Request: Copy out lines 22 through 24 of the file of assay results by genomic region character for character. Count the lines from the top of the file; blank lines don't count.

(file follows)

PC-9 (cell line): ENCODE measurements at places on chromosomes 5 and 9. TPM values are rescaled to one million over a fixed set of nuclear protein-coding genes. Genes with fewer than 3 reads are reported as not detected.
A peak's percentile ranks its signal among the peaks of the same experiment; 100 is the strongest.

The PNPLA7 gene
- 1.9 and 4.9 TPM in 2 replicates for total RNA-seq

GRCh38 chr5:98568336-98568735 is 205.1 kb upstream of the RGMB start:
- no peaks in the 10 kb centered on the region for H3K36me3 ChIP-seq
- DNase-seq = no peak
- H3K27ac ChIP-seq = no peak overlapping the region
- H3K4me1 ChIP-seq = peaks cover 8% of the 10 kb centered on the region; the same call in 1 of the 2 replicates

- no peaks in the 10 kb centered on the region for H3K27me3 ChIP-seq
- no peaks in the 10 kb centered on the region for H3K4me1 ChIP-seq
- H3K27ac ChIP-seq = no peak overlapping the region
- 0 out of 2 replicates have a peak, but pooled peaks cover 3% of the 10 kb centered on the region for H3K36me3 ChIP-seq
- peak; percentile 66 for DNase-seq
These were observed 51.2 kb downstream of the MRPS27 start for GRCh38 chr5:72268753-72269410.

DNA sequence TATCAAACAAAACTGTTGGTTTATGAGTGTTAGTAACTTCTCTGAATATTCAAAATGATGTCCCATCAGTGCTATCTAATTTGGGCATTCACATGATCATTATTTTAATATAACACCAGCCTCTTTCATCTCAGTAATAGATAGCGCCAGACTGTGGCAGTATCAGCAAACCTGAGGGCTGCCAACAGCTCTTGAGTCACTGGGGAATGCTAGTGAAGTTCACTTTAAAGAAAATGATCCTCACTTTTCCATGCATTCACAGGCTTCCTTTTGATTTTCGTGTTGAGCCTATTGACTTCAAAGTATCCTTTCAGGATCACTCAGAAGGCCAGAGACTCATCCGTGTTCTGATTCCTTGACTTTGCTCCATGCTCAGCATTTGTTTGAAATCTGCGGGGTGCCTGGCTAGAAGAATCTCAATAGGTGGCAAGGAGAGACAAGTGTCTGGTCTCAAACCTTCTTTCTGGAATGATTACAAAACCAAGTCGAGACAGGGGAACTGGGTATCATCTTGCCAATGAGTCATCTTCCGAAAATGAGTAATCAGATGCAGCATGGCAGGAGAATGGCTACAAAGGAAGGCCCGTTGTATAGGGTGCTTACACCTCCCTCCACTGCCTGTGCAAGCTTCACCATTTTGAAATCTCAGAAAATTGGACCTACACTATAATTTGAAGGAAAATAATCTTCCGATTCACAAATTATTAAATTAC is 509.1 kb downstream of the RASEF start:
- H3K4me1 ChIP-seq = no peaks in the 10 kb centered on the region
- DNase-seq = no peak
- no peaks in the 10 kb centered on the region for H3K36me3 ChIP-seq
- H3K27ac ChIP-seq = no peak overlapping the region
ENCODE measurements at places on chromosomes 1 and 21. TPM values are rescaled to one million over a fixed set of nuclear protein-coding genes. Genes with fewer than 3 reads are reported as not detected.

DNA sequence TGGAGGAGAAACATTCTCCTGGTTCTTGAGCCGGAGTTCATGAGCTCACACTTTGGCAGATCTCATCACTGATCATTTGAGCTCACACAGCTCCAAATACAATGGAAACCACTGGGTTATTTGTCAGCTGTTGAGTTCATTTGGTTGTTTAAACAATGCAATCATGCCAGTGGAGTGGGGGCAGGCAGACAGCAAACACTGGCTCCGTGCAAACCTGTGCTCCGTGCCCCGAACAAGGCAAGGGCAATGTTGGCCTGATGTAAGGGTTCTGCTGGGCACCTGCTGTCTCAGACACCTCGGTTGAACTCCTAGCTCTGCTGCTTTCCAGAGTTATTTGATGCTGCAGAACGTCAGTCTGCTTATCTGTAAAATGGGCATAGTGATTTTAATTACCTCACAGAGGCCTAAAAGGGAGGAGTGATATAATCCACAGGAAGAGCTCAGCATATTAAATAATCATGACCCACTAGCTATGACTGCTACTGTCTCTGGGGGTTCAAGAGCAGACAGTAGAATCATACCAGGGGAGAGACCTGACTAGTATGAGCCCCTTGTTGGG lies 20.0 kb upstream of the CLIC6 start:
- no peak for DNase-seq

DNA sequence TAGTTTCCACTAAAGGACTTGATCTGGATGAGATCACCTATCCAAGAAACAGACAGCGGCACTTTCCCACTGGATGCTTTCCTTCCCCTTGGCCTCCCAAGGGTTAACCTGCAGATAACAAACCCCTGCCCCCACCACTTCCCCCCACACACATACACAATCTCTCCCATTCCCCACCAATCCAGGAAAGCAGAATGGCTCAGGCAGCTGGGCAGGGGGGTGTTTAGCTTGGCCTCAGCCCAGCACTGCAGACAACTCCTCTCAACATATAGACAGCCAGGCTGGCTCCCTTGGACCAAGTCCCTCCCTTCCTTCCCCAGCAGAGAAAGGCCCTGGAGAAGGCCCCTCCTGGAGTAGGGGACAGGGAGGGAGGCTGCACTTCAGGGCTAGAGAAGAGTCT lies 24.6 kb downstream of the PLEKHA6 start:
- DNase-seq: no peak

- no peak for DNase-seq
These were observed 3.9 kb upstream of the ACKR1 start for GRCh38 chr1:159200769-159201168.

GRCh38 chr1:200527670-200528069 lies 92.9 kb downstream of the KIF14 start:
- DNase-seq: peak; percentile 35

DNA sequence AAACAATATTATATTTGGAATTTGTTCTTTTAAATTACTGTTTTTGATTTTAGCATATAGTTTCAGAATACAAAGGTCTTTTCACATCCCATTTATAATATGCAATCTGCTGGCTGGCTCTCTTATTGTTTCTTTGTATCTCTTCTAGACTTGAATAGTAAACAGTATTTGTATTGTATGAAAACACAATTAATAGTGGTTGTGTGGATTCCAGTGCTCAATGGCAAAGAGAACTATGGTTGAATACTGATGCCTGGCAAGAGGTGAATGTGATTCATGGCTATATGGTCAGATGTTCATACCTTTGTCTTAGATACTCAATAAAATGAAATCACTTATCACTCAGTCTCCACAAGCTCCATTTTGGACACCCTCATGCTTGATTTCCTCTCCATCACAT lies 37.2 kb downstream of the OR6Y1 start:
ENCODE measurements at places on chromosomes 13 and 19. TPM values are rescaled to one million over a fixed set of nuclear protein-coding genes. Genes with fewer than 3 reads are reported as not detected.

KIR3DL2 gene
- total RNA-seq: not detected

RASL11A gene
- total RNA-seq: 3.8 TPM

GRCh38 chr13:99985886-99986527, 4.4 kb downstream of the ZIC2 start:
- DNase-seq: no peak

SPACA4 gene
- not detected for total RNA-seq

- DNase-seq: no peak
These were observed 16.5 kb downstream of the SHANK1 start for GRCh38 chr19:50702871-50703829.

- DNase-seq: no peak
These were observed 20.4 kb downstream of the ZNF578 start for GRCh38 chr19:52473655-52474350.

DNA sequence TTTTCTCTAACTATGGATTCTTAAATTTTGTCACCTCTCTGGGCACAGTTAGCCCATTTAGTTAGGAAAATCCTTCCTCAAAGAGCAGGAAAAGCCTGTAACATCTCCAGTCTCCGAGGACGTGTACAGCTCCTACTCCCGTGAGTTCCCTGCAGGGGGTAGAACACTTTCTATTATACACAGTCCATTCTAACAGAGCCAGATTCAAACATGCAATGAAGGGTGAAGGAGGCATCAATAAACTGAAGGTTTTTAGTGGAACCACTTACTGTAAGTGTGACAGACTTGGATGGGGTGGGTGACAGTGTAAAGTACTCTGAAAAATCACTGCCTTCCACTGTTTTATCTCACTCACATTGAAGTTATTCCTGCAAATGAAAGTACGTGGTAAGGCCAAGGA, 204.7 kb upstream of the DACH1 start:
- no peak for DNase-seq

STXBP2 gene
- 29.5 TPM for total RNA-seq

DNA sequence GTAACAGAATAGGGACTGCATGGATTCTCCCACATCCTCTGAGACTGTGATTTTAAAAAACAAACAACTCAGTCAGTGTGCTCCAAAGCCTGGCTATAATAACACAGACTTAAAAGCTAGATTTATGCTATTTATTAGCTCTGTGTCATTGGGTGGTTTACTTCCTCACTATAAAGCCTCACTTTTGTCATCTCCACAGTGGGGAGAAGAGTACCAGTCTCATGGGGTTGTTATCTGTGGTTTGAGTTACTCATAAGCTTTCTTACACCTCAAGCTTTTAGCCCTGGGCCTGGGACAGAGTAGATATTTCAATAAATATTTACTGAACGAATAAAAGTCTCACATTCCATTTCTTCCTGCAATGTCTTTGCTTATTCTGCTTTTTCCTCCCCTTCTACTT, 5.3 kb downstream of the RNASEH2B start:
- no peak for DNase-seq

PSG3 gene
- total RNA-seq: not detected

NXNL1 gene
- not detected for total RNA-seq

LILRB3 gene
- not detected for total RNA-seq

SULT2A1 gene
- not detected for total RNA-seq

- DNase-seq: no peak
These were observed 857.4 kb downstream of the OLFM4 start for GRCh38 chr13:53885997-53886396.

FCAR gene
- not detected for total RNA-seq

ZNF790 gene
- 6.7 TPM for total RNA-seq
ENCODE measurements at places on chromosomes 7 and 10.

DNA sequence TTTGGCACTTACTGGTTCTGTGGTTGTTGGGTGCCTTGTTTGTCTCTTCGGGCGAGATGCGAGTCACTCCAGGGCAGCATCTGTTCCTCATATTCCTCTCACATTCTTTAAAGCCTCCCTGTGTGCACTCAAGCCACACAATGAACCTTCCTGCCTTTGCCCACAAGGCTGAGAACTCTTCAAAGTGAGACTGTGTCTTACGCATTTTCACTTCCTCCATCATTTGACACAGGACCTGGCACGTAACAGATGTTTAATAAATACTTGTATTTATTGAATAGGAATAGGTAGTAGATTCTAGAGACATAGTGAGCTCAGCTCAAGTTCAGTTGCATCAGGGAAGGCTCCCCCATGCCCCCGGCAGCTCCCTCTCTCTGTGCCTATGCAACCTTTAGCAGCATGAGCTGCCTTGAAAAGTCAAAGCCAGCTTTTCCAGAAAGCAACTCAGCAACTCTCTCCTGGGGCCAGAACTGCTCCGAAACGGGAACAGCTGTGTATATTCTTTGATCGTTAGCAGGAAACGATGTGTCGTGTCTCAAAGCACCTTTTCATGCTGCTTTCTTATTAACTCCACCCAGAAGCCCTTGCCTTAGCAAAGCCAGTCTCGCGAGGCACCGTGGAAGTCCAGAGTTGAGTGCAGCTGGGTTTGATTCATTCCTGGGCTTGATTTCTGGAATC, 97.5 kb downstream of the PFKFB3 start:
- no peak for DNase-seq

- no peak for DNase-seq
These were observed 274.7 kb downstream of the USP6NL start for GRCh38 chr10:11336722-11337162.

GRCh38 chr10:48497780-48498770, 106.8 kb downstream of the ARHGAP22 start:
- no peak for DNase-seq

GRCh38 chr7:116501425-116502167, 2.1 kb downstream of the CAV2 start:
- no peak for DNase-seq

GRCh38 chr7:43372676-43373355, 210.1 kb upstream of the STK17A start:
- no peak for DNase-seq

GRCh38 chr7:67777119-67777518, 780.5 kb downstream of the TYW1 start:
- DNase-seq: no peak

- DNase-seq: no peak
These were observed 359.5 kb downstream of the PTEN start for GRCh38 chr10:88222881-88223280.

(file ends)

DNA sequence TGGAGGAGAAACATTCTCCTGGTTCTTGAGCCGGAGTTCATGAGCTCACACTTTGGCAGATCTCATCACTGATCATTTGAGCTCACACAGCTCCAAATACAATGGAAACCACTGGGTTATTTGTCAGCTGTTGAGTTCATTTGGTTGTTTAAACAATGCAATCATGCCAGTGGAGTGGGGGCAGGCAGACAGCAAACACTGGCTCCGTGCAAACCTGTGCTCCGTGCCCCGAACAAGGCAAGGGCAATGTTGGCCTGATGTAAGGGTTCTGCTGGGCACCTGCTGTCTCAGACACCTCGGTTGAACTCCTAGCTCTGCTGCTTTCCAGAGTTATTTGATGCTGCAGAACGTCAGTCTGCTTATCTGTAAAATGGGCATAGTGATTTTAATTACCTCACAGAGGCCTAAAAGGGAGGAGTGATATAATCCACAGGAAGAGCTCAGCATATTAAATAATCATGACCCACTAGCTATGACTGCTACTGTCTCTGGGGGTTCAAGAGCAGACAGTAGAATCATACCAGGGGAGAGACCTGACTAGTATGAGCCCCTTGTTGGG lies 20.0 kb upstream of the CLIC6 start:
- no peak for DNase-seq

DNA sequence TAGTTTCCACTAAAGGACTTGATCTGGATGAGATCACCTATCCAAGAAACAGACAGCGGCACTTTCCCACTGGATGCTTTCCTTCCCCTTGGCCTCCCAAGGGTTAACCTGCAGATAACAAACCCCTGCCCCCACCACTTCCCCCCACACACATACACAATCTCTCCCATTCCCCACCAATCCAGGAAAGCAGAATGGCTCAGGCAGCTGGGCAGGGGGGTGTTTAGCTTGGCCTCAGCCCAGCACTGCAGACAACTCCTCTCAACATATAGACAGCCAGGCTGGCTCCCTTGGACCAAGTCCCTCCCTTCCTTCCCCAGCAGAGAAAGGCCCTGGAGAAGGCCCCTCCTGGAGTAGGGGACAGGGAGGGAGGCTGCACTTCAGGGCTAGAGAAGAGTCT lies 24.6 kb downstream of the PLEKHA6 start: